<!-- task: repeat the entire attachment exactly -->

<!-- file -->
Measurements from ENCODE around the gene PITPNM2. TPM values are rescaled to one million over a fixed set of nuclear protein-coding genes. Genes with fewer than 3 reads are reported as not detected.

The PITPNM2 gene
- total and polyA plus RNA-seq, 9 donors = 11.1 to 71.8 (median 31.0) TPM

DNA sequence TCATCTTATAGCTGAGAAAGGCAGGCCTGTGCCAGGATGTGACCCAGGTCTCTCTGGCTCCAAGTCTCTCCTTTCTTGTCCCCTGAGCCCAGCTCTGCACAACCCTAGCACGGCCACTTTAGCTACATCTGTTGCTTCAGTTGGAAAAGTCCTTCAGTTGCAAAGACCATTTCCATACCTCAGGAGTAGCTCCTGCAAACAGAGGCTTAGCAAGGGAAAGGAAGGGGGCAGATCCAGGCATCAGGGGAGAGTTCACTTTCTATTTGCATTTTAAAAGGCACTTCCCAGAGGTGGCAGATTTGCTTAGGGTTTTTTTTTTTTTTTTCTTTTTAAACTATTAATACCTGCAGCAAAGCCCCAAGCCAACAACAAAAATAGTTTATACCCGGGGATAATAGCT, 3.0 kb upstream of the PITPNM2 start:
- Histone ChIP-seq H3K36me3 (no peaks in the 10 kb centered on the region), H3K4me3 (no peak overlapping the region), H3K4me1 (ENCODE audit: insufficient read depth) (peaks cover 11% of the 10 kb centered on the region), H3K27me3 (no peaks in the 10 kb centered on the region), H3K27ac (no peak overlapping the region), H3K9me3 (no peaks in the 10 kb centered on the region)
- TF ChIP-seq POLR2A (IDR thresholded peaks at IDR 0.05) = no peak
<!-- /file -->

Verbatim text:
Measurements from ENCODE around the gene PITPNM2. TPM values are rescaled to one million over a fixed set of nuclear protein-coding genes. Genes with fewer than 3 reads are reported as not detected.

The PITPNM2 gene
- total and polyA plus RNA-seq, 9 donors = 11.1 to 71.8 (median 31.0) TPM

DNA sequence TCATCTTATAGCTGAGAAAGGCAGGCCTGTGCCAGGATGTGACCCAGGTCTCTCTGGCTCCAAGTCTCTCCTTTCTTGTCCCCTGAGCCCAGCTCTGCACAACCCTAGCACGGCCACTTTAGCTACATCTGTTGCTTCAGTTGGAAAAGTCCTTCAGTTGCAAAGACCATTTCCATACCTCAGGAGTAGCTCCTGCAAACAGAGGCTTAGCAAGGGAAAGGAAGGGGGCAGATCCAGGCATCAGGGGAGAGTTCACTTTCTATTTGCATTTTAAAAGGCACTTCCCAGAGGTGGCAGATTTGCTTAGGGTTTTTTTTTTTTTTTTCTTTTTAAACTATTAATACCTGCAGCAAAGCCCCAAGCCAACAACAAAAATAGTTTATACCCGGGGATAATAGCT, 3.0 kb upstream of the PITPNM2 start:
- Histone ChIP-seq H3K36me3 (no peaks in the 10 kb centered on the region), H3K4me3 (no peak overlapping the region), H3K4me1 (ENCODE audit: insufficient read depth) (peaks cover 11% of the 10 kb centered on the region), H3K27me3 (no peaks in the 10 kb centered on the region), H3K27ac (no peak overlapping the region), H3K9me3 (no peaks in the 10 kb centered on the region)
- TF ChIP-seq POLR2A (IDR thresholded peaks at IDR 0.05) = no peak